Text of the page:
To victorian clericalism correponds Prussian Confessionalism in Germany, "positive christianism". Robert Prutz commented on the religious landscape in 1846 (cf. note Nr.8):"Theologie - siehe da die wahre große Angelegenheit des Tages! das Zentrum des deutschen Lebens! die Losung der Parteien!Was England und Frankreich? Wir haben Uhlich und Hengstenberg! Was Rußland und die polinische Grenzsperre? Wir haben Ronge und den Bischof Arnoldi von Trier! Was spanische Heirat und englischer Zolltarif? Wir haben Lichtfreunde und Deutschkatholiken! Deutsche Verfassungsfrage? Wir beschicken die Synode. Handelskongresse? Wir gehen nach Köthen (Versammlungsort der Lichtfreunde K.S.). Interessen der Kunst und Literatur? Wir disputieren über die Dreieinigkeit, erörtern die Glaubhaftigkeit des Evangelisten Lukas, und schreiben Bücher darüber, ob der Weg in den Himmel links geht oder rechts, ob man zu Pferde oder zu Esel sicherer dahin gelangt, und ob die Hölle eine Treppe tief liegt oder zwei. Da haben wir in Summa die Nationalinteressen des deutschen Volkes von Anno vierzig bis sechsundvierzig: der rote Faden, der sich durch das Gewirre dieser Jahre hinzieht, er ist aus geistlicher Wolle gezupft, die Dogmatik ist unser contrat social, Geistliche sind unsere Volkshelden, theologische Streitfragen die Fragen der Gegenwart, die Fragen der Nation!"


7) The Munich Collection of Clausius' papers contains this valuable document. I discussed it elsewhere ("Von Zinzendorf zu Hegel","Workshop-papers"Oldenburg 1983).Ludwig Giesebrecht (1792-1873)is of interest as poet and writer,as historian and theologian. In 48/49 he was a Frankfurt deputy (conservative constitutionalist). He quarrelled with prussian confessionalism and called himself a "heretical subjectivist". He had been emotionally attracted by Zinzendorf's Pietism, he had struggled with antiintellectualism in those circles and had "discovered" Hegel in 1832/33. For his friend Carl Löwe (1796-1869) Giesebrecht was "created to write poetry for oratoria".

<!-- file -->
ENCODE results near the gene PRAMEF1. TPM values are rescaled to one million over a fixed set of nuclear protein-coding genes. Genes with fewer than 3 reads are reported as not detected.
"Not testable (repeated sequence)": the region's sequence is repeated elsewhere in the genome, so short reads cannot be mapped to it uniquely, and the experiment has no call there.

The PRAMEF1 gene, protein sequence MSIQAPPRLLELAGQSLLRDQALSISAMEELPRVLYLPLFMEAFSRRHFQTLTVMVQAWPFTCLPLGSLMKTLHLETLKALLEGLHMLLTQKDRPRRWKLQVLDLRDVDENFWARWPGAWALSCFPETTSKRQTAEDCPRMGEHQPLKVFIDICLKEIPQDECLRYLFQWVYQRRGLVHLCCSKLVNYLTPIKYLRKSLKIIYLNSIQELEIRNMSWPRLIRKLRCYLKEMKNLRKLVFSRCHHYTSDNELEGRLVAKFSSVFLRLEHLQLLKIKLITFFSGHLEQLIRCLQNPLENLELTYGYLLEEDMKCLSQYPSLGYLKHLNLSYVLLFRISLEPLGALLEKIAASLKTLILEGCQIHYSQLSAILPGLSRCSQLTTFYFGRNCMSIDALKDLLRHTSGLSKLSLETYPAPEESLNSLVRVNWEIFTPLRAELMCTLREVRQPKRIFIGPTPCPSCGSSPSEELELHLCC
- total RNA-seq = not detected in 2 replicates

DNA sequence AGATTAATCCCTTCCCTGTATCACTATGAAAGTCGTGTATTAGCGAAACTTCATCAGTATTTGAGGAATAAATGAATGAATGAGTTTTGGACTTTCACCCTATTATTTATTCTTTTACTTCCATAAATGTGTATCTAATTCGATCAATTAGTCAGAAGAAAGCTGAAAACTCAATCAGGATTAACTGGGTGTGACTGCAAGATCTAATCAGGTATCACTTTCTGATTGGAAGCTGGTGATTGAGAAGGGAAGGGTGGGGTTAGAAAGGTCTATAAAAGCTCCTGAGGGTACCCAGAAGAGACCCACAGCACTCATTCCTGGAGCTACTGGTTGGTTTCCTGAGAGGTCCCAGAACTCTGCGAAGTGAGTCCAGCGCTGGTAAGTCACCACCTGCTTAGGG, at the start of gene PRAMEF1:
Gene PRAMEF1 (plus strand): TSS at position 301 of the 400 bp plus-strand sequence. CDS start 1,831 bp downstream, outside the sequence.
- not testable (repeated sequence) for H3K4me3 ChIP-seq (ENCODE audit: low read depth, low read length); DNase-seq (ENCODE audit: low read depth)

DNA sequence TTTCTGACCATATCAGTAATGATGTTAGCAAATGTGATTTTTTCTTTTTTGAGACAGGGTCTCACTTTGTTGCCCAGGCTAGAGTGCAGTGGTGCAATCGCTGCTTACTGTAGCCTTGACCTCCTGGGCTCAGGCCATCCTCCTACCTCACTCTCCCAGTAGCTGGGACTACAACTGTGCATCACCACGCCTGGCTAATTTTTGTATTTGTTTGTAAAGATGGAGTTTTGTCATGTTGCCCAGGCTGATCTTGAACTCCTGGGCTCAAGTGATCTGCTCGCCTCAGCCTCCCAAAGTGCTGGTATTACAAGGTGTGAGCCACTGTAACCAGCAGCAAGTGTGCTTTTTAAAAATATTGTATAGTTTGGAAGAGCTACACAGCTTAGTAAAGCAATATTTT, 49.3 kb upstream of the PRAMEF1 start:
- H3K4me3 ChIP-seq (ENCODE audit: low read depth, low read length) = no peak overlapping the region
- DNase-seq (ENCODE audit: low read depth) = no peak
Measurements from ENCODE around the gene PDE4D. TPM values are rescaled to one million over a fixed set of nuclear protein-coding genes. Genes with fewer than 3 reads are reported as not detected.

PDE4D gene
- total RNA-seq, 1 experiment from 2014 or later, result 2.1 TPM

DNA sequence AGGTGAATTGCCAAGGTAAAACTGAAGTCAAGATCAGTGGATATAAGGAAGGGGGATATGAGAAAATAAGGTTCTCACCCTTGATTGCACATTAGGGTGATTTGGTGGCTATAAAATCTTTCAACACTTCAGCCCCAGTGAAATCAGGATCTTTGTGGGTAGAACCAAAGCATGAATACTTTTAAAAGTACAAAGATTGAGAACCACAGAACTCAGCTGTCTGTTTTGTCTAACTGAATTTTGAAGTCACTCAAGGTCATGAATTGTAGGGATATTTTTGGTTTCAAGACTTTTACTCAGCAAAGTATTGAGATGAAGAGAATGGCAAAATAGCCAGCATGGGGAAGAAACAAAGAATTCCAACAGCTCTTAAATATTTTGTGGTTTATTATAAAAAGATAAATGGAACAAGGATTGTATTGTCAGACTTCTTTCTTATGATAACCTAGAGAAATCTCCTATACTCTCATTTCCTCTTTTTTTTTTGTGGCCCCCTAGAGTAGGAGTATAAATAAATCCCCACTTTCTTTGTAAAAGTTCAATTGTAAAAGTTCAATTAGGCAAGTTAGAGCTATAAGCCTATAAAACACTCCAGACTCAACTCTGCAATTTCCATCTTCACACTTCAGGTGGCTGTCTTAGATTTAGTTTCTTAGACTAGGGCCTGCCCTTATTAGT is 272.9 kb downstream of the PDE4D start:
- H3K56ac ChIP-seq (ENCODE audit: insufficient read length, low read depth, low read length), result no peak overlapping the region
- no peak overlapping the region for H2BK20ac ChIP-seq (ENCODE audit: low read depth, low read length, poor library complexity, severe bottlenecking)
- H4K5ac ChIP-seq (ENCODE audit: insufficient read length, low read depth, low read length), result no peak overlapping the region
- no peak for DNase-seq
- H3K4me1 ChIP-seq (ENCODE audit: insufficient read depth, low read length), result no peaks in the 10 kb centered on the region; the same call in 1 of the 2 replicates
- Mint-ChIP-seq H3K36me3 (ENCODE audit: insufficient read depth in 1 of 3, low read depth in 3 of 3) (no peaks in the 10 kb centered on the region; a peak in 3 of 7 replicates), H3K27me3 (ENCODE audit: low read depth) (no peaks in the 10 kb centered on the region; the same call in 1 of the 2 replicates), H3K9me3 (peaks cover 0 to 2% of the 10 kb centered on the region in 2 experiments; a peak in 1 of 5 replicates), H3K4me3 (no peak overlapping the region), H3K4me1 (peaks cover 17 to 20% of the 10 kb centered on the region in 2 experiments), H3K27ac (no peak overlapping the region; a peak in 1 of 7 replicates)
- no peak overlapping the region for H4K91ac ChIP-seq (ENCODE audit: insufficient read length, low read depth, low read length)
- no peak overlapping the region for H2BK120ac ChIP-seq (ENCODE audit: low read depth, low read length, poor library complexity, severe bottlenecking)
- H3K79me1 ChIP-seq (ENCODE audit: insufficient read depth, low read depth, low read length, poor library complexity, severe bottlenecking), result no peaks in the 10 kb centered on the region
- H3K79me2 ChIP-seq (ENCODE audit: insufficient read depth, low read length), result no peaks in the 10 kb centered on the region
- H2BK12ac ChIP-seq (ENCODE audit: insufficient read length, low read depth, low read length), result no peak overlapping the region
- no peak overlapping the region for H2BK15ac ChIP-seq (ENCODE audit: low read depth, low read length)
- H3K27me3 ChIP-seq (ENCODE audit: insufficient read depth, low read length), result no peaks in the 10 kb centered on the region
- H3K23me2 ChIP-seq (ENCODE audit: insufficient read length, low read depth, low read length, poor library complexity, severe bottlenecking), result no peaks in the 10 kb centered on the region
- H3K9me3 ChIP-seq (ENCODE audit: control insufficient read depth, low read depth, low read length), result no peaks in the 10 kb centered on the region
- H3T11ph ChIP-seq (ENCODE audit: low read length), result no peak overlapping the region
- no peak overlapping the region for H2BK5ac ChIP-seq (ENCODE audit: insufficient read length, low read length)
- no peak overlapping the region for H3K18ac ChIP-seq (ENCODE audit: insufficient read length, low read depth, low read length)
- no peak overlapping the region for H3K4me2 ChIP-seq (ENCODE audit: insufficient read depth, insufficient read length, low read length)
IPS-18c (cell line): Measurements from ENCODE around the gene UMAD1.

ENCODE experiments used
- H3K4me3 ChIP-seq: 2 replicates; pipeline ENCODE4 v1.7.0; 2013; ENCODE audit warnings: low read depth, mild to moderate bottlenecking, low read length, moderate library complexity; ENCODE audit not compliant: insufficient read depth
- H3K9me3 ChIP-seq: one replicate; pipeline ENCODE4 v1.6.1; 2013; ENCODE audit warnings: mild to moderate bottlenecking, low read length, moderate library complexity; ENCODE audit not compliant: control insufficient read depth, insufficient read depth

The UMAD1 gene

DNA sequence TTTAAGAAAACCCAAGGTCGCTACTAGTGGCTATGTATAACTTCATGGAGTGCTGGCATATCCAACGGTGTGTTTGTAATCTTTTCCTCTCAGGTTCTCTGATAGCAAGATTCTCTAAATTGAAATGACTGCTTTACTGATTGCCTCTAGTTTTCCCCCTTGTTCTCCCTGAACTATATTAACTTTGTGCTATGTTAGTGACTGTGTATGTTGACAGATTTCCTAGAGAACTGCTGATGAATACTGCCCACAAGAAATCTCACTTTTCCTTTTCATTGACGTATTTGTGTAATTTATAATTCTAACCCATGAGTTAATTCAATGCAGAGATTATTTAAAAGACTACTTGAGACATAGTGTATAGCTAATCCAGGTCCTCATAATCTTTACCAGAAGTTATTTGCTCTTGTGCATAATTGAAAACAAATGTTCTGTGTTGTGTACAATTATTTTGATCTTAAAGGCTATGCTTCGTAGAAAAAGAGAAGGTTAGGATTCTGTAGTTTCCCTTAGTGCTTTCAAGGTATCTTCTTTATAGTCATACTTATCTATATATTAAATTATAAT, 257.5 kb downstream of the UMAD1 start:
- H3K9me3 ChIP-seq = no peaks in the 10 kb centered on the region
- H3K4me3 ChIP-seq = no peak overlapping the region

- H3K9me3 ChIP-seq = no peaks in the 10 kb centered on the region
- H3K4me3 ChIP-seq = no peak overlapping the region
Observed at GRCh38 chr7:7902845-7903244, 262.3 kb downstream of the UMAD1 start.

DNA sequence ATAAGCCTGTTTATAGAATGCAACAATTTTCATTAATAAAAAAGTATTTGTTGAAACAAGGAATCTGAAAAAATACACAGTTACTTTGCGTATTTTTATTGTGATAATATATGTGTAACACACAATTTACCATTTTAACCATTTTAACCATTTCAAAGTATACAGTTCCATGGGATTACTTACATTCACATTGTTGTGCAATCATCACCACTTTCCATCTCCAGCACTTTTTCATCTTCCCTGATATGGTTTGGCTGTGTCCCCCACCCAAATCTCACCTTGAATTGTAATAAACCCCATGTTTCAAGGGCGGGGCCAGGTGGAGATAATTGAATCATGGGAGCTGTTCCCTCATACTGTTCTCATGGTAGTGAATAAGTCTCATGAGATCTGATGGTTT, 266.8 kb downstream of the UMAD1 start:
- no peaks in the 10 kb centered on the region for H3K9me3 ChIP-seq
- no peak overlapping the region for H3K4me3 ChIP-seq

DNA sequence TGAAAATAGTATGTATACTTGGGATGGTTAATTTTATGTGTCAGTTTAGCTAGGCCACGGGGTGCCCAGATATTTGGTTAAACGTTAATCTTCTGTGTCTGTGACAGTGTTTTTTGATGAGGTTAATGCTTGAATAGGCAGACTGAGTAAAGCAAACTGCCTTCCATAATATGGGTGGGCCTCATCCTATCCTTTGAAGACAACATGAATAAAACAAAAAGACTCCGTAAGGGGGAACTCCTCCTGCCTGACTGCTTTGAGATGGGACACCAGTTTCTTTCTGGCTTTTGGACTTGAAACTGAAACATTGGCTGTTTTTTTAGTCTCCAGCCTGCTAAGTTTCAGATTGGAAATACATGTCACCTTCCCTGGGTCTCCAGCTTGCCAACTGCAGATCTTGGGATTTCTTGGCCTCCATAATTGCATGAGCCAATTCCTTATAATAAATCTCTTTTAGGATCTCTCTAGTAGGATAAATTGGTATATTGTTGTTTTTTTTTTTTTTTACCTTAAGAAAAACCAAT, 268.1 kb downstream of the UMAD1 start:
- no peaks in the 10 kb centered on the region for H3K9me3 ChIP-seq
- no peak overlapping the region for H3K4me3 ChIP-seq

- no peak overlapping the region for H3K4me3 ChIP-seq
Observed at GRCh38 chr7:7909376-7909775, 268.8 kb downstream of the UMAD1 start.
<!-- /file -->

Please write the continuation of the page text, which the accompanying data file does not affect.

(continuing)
8) The question of a "difference in style"

is neither easy nor simple. It is the question as to wether different social groups "semioticized" science in different ways, because of different "cultural projects"or -programms. I understand that "Prussian confessionalism" or "Victorian clericalism" indicate such projects. Both revive or maintain older anthropological and political concepts. At the same time, industrialization, social change put in question any kind of "totalizing" ideological scheme, and the discussion florishes.